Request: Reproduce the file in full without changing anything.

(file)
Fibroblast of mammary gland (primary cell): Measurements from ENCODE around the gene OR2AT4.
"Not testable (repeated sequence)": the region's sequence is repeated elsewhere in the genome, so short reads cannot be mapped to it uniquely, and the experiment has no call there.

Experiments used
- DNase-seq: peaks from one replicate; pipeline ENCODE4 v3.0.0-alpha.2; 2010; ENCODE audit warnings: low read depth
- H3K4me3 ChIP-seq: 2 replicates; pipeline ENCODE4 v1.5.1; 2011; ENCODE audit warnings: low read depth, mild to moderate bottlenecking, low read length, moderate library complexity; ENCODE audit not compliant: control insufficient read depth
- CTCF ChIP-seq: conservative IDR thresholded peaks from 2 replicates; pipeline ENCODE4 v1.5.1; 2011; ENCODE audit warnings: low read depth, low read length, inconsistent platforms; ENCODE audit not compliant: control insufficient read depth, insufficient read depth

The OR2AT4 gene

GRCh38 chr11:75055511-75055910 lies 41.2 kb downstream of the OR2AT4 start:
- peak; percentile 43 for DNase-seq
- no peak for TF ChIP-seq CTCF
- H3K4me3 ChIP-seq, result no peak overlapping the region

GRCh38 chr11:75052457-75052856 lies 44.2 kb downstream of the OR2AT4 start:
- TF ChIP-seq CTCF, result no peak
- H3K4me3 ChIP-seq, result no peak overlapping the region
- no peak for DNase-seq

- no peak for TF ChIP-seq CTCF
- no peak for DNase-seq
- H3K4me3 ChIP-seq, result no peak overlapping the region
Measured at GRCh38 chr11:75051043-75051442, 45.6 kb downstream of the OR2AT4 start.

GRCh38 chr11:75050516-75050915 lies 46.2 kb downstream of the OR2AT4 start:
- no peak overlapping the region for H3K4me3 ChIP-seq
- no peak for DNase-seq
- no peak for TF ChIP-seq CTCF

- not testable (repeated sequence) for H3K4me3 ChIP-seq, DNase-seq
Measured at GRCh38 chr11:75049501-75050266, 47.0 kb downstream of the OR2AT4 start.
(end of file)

Fibroblast of mammary gland (primary cell): Measurements from ENCODE around the gene OR2AT4.
"Not testable (repeated sequence)": the region's sequence is repeated elsewhere in the genome, so short reads cannot be mapped to it uniquely, and the experiment has no call there.

Experiments used
- DNase-seq: peaks from one replicate; pipeline ENCODE4 v3.0.0-alpha.2; 2010; ENCODE audit warnings: low read depth
- H3K4me3 ChIP-seq: 2 replicates; pipeline ENCODE4 v1.5.1; 2011; ENCODE audit warnings: low read depth, mild to moderate bottlenecking, low read length, moderate library complexity; ENCODE audit not compliant: control insufficient read depth
- CTCF ChIP-seq: conservative IDR thresholded peaks from 2 replicates; pipeline ENCODE4 v1.5.1; 2011; ENCODE audit warnings: low read depth, low read length, inconsistent platforms; ENCODE audit not compliant: control insufficient read depth, insufficient read depth

The OR2AT4 gene

GRCh38 chr11:75055511-75055910 lies 41.2 kb downstream of the OR2AT4 start:
- peak; percentile 43 for DNase-seq
- no peak for TF ChIP-seq CTCF
- H3K4me3 ChIP-seq, result no peak overlapping the region

GRCh38 chr11:75052457-75052856 lies 44.2 kb downstream of the OR2AT4 start:
- TF ChIP-seq CTCF, result no peak
- H3K4me3 ChIP-seq, result no peak overlapping the region
- no peak for DNase-seq

- no peak for TF ChIP-seq CTCF
- no peak for DNase-seq
- H3K4me3 ChIP-seq, result no peak overlapping the region
Measured at GRCh38 chr11:75051043-75051442, 45.6 kb downstream of the OR2AT4 start.

GRCh38 chr11:75050516-75050915 lies 46.2 kb downstream of the OR2AT4 start:
- no peak overlapping the region for H3K4me3 ChIP-seq
- no peak for DNase-seq
- no peak for TF ChIP-seq CTCF

- not testable (repeated sequence) for H3K4me3 ChIP-seq, DNase-seq
Measured at GRCh38 chr11:75049501-75050266, 47.0 kb downstream of the OR2AT4 start.